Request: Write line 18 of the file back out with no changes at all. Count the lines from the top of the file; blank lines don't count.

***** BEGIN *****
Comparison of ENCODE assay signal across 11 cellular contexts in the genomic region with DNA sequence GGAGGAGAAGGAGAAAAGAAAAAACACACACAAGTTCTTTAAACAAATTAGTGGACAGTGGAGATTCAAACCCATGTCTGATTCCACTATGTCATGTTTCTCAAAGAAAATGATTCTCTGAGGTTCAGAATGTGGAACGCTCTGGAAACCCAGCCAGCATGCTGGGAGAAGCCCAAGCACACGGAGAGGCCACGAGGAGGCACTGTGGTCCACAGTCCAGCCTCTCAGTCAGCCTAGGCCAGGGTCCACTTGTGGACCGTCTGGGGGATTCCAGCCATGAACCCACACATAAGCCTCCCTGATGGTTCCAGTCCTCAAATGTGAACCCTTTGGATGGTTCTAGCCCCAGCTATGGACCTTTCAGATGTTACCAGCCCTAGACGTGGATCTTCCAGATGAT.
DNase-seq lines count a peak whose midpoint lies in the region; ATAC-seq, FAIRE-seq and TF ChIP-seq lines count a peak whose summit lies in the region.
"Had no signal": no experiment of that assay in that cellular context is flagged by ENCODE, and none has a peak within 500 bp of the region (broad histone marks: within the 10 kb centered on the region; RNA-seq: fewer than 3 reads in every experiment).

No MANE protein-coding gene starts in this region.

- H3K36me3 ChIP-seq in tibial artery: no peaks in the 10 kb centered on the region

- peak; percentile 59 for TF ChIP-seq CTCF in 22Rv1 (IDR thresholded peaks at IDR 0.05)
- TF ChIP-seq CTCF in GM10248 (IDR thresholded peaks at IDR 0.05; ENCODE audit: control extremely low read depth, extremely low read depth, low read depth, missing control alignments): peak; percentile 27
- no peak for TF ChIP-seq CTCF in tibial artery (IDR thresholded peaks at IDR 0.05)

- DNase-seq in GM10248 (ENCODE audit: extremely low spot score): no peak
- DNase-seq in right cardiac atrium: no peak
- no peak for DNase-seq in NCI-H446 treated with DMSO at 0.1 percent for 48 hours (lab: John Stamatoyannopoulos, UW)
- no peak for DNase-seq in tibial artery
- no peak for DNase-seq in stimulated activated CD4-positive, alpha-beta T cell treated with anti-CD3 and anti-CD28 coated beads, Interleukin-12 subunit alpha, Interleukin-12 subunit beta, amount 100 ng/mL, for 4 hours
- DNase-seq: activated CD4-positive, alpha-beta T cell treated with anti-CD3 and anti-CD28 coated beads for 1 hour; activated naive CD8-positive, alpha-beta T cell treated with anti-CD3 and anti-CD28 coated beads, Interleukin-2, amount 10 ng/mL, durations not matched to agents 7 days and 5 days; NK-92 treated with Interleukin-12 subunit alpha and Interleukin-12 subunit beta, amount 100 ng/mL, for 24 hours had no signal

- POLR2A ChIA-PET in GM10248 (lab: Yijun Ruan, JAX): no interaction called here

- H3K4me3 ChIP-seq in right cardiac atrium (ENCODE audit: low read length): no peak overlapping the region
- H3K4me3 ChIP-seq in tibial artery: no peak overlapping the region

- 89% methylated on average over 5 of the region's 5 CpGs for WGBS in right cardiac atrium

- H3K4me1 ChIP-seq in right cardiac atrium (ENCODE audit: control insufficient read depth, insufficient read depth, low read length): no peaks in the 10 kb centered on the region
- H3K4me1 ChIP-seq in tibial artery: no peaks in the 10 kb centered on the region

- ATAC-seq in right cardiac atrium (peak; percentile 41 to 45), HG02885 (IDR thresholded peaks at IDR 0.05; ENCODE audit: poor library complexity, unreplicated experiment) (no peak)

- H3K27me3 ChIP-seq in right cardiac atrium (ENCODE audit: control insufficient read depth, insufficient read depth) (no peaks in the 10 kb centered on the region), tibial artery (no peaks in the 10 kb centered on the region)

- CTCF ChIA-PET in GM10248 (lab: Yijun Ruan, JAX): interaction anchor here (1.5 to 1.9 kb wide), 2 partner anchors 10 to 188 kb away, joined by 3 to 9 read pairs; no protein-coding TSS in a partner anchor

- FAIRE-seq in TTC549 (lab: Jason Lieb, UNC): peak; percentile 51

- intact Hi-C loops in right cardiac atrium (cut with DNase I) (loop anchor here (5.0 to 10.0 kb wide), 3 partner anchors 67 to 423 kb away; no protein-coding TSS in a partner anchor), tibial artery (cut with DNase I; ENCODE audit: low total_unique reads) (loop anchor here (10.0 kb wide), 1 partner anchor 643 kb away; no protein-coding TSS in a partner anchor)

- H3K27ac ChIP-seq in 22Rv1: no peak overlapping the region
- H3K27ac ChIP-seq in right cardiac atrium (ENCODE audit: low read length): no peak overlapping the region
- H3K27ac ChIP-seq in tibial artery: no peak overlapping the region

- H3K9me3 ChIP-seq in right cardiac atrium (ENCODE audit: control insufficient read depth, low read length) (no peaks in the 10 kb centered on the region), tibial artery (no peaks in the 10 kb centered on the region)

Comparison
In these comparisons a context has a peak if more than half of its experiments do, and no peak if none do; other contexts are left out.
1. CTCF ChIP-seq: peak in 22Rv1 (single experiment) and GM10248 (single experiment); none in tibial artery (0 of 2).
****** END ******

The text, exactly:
- 89% methylated on average over 5 of the region's 5 CpGs for WGBS in right cardiac atrium